Bricking In Pokémon

Though I’m not always a good loser, I’m pretty good at losing in Pokémon (I’ve had plenty of practice). There are different ways a player can suffer defeat in the Trading Card Game. Two I have found both involve “bricking.”

Deck Bricking

No matter how well a deck is made battle-ready in Pokémon TCG, it can brick (like a smartphone that became a paperweight). I’ve seen in championship tournaments with highly-skilled players, rare as it might be, that a winning deck can still sometimes brick. Chalk it up to bad luck or Murphy’s Law, but every now and then a deck, even the best ones, can and will simply fail to work. Usually the key cards needed for setup simply aren’t drawn into because the “draw engine” in the deck simply doesn’t start up. Whatever Trainers or Pokémon Abilities are used to draw more cards just don’t surface when needed, and/or they’re Prized. Whether you draw good cards at the wrong time or bad cards at the right time, it’s like your whole game is a dud.

Brain Bricking

While Deck Bricking can happen to anyone, Brain Bricking, well, is more of a personal problem…for me. It’s like Stage Fright. Picture this worst-case scenario I faced recently (my own fault):

  1. Being unfamiliar with the Pokémon and Trainers in the deck
  2. Being unfamiliar with the basic strategy of the deck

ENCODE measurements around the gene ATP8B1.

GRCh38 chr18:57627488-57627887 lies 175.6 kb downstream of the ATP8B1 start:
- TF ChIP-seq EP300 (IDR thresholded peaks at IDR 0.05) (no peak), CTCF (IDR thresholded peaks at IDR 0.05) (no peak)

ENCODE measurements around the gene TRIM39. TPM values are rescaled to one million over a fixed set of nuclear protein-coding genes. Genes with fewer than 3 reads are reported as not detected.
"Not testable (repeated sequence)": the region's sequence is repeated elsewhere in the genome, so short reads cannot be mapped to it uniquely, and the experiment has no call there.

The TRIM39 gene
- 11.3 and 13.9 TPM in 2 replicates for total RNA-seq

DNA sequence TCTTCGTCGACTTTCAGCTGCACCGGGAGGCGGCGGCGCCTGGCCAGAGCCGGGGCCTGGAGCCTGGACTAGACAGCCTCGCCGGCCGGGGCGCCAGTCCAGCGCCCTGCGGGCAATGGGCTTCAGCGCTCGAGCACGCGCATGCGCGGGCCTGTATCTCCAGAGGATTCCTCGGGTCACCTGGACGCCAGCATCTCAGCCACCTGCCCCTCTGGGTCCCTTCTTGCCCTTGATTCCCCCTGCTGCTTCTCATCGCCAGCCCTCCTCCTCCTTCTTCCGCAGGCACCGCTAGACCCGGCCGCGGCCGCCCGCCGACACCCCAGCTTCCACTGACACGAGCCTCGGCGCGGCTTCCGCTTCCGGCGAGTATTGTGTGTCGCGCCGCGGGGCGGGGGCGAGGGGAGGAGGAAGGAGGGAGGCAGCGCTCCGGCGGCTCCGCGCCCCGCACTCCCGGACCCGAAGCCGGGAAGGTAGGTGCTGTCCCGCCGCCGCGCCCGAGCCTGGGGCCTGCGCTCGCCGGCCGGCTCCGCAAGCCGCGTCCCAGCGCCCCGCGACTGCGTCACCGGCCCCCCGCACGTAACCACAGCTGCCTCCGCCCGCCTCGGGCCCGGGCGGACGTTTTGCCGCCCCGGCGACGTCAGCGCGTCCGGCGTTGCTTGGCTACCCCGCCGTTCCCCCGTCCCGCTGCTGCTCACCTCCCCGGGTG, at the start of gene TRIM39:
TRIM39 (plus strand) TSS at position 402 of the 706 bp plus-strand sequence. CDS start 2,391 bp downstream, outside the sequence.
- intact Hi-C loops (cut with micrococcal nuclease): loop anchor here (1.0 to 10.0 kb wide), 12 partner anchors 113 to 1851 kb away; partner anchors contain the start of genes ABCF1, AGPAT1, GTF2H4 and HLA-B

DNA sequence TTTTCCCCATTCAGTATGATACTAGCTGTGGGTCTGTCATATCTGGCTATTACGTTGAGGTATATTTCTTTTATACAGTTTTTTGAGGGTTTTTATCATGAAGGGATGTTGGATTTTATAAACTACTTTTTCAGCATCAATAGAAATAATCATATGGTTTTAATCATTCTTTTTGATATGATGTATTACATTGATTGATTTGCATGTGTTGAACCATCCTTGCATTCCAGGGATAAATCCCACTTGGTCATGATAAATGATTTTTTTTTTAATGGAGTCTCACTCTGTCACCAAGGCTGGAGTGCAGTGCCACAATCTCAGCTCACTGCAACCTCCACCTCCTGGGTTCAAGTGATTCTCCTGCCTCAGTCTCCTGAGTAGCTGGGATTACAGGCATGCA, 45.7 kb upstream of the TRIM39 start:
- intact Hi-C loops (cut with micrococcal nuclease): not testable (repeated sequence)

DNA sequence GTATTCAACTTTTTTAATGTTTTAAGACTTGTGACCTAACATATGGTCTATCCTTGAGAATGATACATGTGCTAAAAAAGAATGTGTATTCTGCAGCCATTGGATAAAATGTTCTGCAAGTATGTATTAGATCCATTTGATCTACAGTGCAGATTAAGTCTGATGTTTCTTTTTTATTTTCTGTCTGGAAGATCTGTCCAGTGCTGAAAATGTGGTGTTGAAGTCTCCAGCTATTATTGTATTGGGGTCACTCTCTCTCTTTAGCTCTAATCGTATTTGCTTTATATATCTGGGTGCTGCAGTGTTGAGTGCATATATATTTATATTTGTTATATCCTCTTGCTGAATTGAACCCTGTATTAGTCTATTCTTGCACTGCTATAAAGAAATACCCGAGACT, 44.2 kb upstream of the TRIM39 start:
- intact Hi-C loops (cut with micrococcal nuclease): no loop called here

3. Being not proficient in basic Pokémon strategy altogether
  4. Playing in a tournament with time pressure of the clock (not casual)
  5. Playing against those who know their cards and their deck’s strategy
  6. Playing against those who know basic Pokémon strategy like it’s their first name

Basically, that’s the situation I was in recently. Being an unpracticed player, any of the above put me at a disadvantage. But when all of the above occur together, I’m toast. The burnt kind.

My brain turns to mush with such disadvantage and competitive pressure. Sometimes people excel under pressure, but I tend to freeze up/stress out. My ability to strategize and adapt to the card battle situation gets derailed. Once that happens, unless pure luck hits me, it’s game over. Any confidence I might have had melts like chewed gum on sun-baked asphalt. Though I try to check my ego at the door, I still suffer embarrassing defeat. OK, so I’m not great at playing cards.

But maybe Yoda would say, “Opportunity to learn, failure is.“

Learning, I am. I haven’t been playing Pokémon TCG for long and am still practicing general rules like: in the first few turns especially, draw, draw, draw (get set up). One mistake I learned from was to not worry about using disruption cards early on when I should just focus on setting up my basic strategy.

I keep playing Pokémon because, despite my opponents leading me as a lamb to the slaughter, I sometimes have great fun in battle. When neither my deck nor my brain bricks, the pocket monster Trading Card Game is rich and robust with tantalizing strategy options. In fact, it’s so fun to play a good hand that, even when I lose, I enjoy a sense of satisfaction. On top of that, I quickly and readily analyze how I could have played better or think of ways to augment my battle deck with better cards.

Bricking happens. Decks brick on anyone. Brains – well, mine at least – brick sometimes. But Pokémon TCG shines when zero bricking occurs. Playing, not bricking, is definitely a winning strategy.

Have you bricked in a card game? How do you handle it? And what’s your favorite card game to play?